In Figure 8, the results are showing for HASC datasets, for both classifiers, in two environments: having missing data rate from 2% to 10%. More missing data produces lower recognition results, hence these are unacceptable. Hence, we have demonstrated the results up to 10% missing data rate. For the both classifiers, we have found better recognition rates by using our proposed approach when the both train and test datasets have missing information. In the similar fashion, Figure 9 demonstrates the approval of the above conclusions that our approach can produce higher recognition results when the both train and test data have missing patterns.

4.3. Effect of Different Window Sizes for Different Missing Rates

Window size and window sliding widths have impacts on handling missing data in the dataset. Figure 10a is the result of having missing data in the test module, while train data was clean in HASC dataset. We have evaluated the results for the window sizes 1 s, 1.5 s, and 2 s, having missing percentages of 2%, 5%, 7%, and 10%. Results demonstrate that the window size of 2 s has less impact of missing information rather than the window size of 1s. It is because of the fact that a larger window size contains more information of a particular activity class. When any specific activity class is affected more by the presence of missing data, it can handle missing information with a larger window size. On the contrary, a smaller window size may lead to a decrease in the accuracy of not having enough activity class information in that particular window period. Figure 10b shows the result of our proposed approach of having missing data in both train and test modules in window size 1 s, 1.5 s, and 2 s for the HASC dataset. It has shown that using the proposed approach of handling missing data in both train and test modules can increase recognition performance. Figure 11 demonstrates the same evaluation for the Single Chest dataset.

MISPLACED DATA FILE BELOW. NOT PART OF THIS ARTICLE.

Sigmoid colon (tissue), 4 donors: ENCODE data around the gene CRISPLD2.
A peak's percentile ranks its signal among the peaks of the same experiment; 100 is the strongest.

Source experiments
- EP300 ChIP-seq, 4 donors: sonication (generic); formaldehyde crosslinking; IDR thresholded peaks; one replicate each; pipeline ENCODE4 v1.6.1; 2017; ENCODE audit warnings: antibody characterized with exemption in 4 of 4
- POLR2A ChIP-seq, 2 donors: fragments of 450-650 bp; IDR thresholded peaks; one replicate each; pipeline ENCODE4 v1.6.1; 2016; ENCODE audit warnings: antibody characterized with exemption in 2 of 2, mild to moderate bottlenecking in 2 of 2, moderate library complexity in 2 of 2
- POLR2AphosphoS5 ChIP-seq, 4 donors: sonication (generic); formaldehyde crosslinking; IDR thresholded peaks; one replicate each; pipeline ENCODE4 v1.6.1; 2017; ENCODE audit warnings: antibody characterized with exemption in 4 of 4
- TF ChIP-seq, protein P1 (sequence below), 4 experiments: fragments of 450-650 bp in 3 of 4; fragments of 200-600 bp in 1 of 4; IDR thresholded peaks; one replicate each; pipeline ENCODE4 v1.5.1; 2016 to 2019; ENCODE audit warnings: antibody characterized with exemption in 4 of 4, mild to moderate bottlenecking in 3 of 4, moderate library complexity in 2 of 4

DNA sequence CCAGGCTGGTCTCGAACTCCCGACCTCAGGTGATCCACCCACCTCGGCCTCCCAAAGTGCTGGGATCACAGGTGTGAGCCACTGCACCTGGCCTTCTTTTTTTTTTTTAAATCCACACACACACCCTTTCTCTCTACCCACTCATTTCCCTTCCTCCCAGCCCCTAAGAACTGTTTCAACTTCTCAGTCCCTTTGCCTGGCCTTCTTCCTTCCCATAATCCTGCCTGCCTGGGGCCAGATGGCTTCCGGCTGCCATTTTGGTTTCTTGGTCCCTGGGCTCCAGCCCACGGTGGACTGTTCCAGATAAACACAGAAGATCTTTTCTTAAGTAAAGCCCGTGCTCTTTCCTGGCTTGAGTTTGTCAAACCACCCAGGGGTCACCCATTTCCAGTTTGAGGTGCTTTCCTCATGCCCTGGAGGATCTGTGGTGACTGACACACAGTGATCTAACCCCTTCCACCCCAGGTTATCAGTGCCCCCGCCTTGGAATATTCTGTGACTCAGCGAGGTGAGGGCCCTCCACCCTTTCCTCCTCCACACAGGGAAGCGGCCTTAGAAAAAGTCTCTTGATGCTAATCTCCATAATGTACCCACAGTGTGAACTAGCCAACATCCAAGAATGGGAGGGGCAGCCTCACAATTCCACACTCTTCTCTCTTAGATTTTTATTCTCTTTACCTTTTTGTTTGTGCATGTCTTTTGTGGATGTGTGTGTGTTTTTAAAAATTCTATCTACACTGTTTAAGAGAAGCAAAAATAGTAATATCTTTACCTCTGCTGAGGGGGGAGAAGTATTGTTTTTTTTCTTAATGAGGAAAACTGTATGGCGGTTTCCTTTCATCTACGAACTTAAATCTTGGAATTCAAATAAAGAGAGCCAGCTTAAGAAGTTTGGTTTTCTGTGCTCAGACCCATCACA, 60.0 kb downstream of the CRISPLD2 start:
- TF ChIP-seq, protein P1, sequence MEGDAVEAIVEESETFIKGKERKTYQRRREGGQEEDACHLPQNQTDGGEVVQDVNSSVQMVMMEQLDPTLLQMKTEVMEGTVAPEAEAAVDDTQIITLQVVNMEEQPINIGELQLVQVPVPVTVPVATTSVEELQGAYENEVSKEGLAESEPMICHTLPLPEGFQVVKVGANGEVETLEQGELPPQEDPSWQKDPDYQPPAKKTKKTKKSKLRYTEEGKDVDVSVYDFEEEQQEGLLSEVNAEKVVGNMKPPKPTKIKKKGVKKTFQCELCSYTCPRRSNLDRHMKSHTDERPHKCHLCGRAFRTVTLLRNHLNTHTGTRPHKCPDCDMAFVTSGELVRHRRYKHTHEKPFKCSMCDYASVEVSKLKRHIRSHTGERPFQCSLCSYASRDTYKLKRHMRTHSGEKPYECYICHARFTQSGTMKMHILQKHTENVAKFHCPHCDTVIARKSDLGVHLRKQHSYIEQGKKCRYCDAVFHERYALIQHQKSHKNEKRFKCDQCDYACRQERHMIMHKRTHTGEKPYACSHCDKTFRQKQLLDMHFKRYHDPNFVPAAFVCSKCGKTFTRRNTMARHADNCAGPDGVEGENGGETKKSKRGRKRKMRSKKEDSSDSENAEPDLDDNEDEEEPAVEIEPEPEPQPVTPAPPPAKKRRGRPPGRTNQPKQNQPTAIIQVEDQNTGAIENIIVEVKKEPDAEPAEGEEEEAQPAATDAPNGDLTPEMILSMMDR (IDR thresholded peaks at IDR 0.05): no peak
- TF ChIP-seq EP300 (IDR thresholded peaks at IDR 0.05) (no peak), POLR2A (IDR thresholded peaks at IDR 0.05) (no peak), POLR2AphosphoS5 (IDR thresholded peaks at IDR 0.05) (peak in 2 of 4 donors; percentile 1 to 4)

5. Analysis and Discussion

5.1. Analysis for Synthetic and Experimental Dataset

The simulated data demonstrated some evaluations based on mean and variance. With simulated data, it shows recognition performance as 100%, when it has no missing data in the dataset. Afterward, we evaluated the performance of our approach by adding different percentages of random missing data (from 10% to 80%) in the simulated dataset. Regarding the missing data % variations in simulated data and on benchmark datasets, we would like to mention that the simulated data is a trivial dataset to test the model and to get feedback—based on which, we can work further; therefore, we created a higher % of missing data. The patterns are simple in the simulated dataset, therefore, we need to add more missing data. On the other hand, for real-life situation in wireless sensor network, the missing data are not of a higher rate. In reality, if more than 10% data are missing, for a sequence to decode various activities, there is a huge chance that one or more activities can be completely ignored or missed. Usually, in WSN, missing data at random occur, which is why we explored this strategy. Missing data for a large chunk of data means either the sensor network has experienced a major technical flaw, or there was an error in data transmission. Those issues can be handled by network administrators or network-based data loss assessment mechanism. We ascertain that the current work has successfully dealt with the missing data scenario in a realistic manner.